Reach every home: building universal digital services

By on 18/01/2021 | Updated on 20/01/2021
A digital infrastructure for everyone: affordability and public confidence are as crucial to online service delivery as network coverage. Credit: Forestinteractive/Wikimedia.

Governments need strong digital infrastructure to provide citizens with online services and boost economic growth. At a GGF webinar, the panel considered how to develop national communications networks – and how to get people using them. Adam Branson reports

During 2020, governments around the world responded to the coronavirus by rapidly moving services online – making them available to citizens even during lockdowns, while protecting both staff and users from the risk of infection. But availability doesn’t guarantee accessibility: to ensure that everyone can use online public services, governments must extend digital networks into every home. And as the pandemic pushes ever broader swathes of activity online – from work meetings to retail – countries need national digital infrastructures with the capacity to meet spiralling demand.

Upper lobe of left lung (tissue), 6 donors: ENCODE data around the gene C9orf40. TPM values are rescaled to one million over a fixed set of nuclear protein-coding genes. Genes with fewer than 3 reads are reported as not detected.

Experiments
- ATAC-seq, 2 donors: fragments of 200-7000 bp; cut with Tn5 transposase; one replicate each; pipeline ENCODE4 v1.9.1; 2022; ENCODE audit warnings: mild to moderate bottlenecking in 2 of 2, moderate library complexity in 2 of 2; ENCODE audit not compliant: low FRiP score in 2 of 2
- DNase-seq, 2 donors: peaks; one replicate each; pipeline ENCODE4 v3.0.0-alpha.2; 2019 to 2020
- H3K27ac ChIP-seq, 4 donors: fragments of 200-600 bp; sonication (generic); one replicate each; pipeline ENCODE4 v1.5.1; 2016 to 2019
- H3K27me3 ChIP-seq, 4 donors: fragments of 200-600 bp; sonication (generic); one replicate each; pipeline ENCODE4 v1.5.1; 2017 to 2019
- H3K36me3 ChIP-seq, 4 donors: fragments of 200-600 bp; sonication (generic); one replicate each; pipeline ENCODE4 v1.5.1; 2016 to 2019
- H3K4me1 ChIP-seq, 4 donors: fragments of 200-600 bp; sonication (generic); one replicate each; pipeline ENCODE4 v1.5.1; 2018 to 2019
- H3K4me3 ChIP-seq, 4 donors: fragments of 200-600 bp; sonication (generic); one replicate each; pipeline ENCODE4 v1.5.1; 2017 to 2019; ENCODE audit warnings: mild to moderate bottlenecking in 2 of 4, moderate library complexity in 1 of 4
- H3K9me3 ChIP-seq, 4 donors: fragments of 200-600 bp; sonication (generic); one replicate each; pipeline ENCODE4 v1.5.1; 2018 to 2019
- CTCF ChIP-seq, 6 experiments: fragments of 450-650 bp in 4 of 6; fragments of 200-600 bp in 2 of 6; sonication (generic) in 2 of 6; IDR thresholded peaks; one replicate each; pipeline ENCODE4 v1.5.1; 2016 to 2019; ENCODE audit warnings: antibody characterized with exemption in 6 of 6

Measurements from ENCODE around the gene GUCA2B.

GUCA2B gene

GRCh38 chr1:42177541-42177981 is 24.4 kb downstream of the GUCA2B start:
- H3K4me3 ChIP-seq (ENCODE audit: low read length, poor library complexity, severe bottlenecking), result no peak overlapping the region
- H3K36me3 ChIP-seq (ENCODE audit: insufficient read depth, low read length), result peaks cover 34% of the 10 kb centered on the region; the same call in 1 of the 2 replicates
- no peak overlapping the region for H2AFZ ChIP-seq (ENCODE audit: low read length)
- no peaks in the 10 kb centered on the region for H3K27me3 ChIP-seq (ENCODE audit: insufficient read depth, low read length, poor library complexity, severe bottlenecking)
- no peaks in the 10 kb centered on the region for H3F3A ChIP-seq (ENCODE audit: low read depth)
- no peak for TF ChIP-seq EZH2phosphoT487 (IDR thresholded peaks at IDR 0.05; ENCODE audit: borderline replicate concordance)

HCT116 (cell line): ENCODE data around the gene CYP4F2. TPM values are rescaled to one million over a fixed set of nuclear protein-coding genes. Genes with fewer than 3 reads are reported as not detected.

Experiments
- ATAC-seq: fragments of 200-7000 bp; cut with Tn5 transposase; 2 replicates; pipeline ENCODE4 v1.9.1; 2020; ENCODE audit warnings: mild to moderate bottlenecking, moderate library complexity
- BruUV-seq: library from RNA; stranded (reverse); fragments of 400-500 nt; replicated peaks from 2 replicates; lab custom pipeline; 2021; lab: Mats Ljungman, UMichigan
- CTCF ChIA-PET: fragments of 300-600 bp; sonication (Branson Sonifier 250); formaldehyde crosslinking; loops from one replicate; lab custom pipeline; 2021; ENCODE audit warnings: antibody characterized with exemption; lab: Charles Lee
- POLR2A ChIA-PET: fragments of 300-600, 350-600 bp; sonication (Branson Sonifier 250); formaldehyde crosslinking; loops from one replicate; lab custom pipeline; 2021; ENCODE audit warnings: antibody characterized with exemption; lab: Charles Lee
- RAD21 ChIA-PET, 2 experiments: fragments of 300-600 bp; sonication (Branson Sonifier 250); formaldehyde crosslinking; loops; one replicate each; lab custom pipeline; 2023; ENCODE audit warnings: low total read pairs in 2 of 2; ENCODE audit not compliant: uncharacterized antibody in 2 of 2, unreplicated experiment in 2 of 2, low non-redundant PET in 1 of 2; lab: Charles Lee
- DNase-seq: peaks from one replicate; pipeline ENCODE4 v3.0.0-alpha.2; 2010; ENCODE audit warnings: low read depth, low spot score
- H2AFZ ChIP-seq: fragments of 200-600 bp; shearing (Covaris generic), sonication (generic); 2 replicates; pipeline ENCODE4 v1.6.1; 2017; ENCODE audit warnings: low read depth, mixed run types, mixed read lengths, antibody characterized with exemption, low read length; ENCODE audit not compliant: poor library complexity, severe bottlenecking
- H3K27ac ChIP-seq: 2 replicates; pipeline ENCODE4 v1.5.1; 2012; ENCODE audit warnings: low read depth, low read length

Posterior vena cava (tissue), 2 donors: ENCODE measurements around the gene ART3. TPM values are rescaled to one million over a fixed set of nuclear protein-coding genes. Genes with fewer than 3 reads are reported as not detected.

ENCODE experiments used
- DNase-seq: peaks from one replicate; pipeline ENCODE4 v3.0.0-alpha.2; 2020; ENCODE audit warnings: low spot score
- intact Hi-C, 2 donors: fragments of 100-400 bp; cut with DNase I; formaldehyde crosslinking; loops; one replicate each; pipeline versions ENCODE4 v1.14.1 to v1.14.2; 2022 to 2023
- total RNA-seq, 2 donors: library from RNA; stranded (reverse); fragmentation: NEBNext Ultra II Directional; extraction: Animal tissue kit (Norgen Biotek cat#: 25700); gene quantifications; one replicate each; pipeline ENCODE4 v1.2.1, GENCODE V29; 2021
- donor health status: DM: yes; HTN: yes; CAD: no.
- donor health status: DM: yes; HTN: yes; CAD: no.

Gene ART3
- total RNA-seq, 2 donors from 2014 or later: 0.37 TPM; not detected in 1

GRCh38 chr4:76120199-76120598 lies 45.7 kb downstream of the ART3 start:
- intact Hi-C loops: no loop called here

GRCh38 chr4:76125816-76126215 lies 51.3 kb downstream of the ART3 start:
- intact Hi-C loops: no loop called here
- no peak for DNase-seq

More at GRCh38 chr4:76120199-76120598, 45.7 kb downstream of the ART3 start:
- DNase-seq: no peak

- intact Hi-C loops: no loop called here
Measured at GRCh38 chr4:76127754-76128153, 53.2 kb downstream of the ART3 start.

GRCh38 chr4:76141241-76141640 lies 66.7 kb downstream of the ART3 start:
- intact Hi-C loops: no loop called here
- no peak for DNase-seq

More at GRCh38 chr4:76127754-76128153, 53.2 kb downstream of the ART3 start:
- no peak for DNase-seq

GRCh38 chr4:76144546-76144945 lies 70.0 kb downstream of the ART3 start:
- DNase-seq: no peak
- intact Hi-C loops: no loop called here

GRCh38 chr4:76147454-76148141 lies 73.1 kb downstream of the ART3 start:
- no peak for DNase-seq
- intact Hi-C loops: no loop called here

It was to explore these topics that GGF last month held a webinar on ‘Addressing the digital infrastructure challenge’. Kicking off the discussion, panellist Morten Meyerhoff Nielsen – an e-government advisor at the United Nations University’s operating unit on policy-driven electronic governance – provided some powerful statistics.

Morten Meyerhoff Nielsen, EGOV Advisor at Operating Unit on Policy-Driven Electronic Governance, UNU-EGOV, United Nations University

In 2019, he said, only 53% of the world’s people had regular internet access. “There are a number of geographical and socioeconomic variations,” he explained. “So we see that while 83% of Europeans have internet access and use it on a regular basis, this is less than 30% in an African context. North America is similar to Europe in access, but this hides geographical spots in the US that don’t have reliable internet access.”